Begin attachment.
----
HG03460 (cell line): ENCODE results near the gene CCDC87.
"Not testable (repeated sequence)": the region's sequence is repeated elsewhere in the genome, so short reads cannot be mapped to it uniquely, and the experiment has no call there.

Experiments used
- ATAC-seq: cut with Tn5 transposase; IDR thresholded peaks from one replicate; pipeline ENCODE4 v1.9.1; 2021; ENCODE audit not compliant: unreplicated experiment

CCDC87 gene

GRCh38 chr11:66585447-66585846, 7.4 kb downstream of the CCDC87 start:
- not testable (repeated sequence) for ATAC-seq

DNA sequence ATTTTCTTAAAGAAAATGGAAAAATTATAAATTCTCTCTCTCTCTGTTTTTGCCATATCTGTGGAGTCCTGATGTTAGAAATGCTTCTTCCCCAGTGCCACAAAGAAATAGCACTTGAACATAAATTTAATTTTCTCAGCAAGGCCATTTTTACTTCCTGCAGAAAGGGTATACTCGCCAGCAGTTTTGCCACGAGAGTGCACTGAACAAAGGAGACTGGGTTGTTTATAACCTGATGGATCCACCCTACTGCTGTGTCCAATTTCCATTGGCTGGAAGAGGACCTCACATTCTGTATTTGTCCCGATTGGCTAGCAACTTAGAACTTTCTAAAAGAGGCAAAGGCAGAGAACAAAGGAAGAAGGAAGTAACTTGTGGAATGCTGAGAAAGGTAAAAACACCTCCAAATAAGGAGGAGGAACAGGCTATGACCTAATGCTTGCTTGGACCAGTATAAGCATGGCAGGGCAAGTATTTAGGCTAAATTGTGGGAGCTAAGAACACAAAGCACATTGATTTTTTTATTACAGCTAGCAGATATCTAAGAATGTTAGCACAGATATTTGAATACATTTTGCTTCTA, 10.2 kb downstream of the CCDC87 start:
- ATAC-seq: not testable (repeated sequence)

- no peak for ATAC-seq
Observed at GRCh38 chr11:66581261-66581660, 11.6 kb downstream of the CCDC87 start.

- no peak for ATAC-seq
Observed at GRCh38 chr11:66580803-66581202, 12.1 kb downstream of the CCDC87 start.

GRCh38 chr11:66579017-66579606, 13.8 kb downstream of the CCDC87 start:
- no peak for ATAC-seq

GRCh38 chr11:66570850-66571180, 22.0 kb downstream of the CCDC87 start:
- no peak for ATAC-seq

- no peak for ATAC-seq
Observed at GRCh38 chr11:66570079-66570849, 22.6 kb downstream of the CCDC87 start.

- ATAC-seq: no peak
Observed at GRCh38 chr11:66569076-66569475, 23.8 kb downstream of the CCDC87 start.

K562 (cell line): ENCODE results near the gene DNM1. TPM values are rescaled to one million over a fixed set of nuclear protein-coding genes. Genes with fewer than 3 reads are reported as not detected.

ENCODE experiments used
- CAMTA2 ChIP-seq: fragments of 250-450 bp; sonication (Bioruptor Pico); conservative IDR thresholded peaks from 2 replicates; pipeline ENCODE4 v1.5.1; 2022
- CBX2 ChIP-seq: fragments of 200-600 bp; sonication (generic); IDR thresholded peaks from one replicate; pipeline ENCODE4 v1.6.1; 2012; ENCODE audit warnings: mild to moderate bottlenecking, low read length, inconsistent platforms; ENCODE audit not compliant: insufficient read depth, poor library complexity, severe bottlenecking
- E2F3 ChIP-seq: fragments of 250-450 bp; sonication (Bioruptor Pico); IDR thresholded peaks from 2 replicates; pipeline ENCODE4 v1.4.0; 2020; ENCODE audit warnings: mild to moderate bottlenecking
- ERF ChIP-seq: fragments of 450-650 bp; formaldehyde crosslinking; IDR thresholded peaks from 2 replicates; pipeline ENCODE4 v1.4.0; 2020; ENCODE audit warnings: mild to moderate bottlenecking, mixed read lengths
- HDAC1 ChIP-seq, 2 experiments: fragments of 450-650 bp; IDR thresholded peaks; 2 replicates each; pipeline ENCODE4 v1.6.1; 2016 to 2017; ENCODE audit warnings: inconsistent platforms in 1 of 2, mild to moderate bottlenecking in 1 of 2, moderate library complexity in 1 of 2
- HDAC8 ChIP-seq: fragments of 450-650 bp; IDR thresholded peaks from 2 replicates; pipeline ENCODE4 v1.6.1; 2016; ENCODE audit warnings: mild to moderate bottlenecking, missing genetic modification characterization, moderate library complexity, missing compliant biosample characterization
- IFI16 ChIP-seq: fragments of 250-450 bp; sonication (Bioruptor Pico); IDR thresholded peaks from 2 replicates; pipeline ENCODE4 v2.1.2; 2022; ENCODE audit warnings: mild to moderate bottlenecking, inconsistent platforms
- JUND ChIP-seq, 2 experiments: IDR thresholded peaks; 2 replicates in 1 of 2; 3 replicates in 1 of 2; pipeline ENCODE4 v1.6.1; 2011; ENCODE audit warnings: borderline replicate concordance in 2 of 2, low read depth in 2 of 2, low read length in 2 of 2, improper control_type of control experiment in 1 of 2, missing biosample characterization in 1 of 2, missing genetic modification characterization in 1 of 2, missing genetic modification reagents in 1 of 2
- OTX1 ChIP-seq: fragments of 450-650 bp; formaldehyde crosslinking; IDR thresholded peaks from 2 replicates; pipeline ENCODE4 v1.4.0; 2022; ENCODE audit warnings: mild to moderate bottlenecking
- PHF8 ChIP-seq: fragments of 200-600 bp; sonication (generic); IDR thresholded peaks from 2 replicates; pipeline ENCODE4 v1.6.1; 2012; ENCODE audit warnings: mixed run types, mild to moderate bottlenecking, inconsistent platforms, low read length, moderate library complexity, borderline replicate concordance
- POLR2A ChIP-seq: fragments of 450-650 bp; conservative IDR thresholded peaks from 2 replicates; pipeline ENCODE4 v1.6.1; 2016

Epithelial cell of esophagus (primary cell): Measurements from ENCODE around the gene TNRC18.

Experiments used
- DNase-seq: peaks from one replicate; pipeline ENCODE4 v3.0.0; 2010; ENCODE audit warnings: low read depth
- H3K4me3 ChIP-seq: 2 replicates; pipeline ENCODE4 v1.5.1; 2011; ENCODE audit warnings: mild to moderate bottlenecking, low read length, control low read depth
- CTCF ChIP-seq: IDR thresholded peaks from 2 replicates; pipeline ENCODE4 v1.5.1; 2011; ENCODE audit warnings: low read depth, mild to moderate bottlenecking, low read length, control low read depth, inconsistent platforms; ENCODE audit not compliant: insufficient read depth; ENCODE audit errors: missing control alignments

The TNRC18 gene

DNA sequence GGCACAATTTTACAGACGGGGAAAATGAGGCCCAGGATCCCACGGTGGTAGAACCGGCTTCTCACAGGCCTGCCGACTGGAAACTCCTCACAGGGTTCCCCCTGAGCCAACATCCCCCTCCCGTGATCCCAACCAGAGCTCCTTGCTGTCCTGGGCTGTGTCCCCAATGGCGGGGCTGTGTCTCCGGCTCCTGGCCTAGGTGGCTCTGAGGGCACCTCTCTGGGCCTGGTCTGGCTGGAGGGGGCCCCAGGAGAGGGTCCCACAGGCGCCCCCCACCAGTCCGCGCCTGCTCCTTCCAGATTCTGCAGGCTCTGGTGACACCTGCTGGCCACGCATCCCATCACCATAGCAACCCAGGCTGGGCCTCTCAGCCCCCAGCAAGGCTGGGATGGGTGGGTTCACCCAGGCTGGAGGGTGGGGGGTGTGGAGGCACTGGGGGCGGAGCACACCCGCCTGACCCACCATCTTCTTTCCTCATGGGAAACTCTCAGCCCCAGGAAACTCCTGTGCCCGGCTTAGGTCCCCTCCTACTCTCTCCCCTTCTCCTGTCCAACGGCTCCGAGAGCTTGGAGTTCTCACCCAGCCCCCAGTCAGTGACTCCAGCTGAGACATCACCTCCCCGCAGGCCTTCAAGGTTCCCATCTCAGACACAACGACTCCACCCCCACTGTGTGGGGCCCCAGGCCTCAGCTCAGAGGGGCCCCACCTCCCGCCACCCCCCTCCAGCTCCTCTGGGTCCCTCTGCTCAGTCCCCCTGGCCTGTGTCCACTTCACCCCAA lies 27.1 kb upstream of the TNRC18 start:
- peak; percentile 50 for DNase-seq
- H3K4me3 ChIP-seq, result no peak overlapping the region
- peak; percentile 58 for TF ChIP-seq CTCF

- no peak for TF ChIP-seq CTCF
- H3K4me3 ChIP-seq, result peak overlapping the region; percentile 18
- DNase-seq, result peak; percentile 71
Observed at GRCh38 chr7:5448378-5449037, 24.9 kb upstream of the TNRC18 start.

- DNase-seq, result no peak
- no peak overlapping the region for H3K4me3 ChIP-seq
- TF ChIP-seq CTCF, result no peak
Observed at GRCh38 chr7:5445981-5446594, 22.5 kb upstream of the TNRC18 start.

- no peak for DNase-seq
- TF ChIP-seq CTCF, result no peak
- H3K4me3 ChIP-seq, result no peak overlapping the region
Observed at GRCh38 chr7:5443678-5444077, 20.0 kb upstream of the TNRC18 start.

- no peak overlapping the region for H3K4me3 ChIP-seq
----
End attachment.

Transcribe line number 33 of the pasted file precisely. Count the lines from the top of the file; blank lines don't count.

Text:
- PHF8 ChIP-seq: fragments of 200-600 bp; sonication (generic); IDR thresholded peaks from 2 replicates; pipeline ENCODE4 v1.6.1; 2012; ENCODE audit warnings: mixed run types, mild to moderate bottlenecking, inconsistent platforms, low read length, moderate library complexity, borderline replicate concordance